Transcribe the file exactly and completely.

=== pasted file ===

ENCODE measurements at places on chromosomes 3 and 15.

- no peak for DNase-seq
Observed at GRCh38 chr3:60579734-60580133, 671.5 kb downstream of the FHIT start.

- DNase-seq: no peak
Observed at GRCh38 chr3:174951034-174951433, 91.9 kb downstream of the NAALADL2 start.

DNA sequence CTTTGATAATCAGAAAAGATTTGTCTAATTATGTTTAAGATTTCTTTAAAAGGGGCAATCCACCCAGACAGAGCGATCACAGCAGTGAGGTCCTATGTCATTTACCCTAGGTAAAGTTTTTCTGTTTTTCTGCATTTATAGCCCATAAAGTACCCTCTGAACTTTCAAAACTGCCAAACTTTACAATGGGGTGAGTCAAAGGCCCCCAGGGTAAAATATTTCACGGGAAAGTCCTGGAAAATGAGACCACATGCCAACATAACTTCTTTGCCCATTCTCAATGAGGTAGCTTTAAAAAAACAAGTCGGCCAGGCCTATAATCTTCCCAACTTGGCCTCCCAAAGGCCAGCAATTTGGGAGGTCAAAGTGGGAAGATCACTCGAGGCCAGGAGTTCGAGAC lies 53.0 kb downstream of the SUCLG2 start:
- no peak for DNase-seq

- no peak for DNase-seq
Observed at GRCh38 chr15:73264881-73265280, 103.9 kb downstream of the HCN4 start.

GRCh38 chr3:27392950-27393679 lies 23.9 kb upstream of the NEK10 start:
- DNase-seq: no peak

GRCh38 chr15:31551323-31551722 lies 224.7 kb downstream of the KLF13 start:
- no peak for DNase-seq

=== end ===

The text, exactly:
ENCODE measurements at places on chromosomes 3 and 15.

- no peak for DNase-seq
Observed at GRCh38 chr3:60579734-60580133, 671.5 kb downstream of the FHIT start.

- DNase-seq: no peak
Observed at GRCh38 chr3:174951034-174951433, 91.9 kb downstream of the NAALADL2 start.

DNA sequence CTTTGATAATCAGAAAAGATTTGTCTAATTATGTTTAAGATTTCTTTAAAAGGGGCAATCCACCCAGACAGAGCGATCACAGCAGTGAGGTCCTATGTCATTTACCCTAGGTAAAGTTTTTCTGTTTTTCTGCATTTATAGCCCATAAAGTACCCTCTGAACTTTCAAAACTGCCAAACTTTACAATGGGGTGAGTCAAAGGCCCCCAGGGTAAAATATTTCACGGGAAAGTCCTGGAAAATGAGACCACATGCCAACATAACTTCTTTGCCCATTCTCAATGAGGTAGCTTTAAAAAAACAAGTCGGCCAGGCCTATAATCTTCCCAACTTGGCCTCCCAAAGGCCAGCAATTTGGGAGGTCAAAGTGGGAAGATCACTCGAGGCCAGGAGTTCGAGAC lies 53.0 kb downstream of the SUCLG2 start:
- no peak for DNase-seq

- no peak for DNase-seq
Observed at GRCh38 chr15:73264881-73265280, 103.9 kb downstream of the HCN4 start.

GRCh38 chr3:27392950-27393679 lies 23.9 kb upstream of the NEK10 start:
- DNase-seq: no peak

GRCh38 chr15:31551323-31551722 lies 224.7 kb downstream of the KLF13 start:
- no peak for DNase-seq